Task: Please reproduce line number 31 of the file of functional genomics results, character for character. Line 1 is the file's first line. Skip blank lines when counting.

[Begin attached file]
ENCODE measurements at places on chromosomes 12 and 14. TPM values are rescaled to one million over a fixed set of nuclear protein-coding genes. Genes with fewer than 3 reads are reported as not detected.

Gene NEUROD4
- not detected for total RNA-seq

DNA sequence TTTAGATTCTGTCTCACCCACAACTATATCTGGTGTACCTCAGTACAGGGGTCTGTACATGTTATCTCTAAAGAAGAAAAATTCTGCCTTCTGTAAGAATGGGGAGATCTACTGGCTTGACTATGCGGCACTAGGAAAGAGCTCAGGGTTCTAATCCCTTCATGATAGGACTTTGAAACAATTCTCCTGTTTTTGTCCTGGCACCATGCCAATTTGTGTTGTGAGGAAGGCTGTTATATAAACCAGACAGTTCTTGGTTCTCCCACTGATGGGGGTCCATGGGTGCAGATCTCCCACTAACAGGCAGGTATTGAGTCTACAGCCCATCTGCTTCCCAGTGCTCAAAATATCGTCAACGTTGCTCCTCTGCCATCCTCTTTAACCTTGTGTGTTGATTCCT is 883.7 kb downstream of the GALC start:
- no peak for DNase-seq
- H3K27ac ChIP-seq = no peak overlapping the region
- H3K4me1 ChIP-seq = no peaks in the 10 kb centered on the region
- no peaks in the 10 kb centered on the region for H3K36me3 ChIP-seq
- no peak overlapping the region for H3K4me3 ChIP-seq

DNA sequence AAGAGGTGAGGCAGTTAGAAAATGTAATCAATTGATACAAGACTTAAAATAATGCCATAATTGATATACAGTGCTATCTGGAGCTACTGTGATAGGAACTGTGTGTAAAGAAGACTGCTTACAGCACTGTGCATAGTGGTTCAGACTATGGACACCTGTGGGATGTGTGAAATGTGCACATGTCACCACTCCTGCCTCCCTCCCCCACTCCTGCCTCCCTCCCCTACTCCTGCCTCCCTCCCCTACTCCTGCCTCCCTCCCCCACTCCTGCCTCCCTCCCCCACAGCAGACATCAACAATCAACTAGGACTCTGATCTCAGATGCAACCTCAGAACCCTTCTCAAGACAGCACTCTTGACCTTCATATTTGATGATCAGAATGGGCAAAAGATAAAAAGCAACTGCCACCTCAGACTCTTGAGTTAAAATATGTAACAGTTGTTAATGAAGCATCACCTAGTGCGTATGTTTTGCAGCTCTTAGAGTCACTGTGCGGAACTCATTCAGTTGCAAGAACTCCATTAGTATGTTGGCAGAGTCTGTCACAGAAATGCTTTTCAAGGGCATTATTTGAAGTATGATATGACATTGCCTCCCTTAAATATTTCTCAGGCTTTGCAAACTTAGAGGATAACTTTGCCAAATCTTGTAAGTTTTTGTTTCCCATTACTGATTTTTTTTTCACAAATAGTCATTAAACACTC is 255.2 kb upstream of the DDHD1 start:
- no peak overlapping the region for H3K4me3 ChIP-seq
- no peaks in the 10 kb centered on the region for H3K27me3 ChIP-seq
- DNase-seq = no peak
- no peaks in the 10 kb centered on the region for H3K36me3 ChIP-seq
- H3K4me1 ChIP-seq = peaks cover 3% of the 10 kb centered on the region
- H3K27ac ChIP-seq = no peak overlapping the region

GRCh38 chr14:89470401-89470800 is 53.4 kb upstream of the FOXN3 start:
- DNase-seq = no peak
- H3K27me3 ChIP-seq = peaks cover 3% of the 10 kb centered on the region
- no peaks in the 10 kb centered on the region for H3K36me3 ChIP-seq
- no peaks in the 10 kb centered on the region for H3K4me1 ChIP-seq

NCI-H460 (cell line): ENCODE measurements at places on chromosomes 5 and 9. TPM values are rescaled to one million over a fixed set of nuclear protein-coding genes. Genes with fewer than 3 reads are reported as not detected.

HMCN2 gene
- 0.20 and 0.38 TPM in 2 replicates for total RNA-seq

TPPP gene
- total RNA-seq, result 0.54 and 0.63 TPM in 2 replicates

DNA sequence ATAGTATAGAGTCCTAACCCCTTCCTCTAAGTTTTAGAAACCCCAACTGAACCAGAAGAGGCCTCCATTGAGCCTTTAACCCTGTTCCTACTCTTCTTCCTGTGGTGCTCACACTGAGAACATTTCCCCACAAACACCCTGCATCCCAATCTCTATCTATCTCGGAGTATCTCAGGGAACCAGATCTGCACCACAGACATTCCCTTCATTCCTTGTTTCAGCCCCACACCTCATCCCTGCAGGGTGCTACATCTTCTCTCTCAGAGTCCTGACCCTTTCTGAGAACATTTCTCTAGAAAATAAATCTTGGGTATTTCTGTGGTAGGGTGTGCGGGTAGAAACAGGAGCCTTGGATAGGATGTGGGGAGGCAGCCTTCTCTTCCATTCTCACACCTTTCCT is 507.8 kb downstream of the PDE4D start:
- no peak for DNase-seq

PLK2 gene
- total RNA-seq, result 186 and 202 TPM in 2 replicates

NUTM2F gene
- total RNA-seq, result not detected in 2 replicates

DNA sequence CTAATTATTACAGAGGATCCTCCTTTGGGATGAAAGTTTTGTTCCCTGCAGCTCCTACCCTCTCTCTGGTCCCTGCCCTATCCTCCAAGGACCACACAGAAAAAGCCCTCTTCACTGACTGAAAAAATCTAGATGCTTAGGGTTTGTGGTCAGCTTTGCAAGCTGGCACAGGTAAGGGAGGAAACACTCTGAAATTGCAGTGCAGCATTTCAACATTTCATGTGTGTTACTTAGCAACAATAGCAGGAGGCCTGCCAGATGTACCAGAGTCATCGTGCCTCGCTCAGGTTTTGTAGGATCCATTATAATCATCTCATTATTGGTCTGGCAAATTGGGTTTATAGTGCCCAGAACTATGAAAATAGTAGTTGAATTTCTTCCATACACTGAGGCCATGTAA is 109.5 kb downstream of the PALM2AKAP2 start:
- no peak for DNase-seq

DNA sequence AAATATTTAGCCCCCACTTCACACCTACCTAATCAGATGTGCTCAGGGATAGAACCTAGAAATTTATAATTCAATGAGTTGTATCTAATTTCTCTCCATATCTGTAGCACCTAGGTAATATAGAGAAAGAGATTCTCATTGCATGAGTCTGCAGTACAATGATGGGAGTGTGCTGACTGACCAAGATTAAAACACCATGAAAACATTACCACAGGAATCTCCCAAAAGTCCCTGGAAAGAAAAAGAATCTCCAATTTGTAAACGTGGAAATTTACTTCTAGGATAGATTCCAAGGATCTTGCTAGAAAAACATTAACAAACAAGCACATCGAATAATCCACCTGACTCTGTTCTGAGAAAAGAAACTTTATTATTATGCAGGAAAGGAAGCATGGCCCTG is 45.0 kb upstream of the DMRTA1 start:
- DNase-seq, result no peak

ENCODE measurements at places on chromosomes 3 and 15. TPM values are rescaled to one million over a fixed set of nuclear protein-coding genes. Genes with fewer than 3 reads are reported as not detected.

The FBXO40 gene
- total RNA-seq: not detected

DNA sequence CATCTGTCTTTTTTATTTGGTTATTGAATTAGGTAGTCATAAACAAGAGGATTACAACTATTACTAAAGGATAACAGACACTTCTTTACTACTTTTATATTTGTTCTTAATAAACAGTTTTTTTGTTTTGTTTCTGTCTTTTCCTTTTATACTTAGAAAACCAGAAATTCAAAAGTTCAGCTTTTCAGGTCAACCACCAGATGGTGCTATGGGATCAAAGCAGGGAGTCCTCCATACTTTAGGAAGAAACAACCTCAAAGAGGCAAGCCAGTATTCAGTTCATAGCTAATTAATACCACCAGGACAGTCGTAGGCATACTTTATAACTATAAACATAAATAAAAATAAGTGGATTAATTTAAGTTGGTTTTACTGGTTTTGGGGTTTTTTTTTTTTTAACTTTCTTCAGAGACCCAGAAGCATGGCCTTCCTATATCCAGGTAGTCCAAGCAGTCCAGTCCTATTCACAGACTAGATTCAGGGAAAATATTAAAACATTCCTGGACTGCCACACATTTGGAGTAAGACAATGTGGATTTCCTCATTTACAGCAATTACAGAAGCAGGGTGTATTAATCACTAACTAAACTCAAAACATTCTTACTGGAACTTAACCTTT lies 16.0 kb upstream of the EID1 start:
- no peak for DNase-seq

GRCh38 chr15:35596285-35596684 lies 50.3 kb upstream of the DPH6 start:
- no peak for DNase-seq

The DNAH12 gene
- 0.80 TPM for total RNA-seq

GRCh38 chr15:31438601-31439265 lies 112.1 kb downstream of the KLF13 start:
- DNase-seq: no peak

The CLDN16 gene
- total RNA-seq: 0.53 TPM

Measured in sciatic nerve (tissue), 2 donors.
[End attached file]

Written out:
NUTM2F gene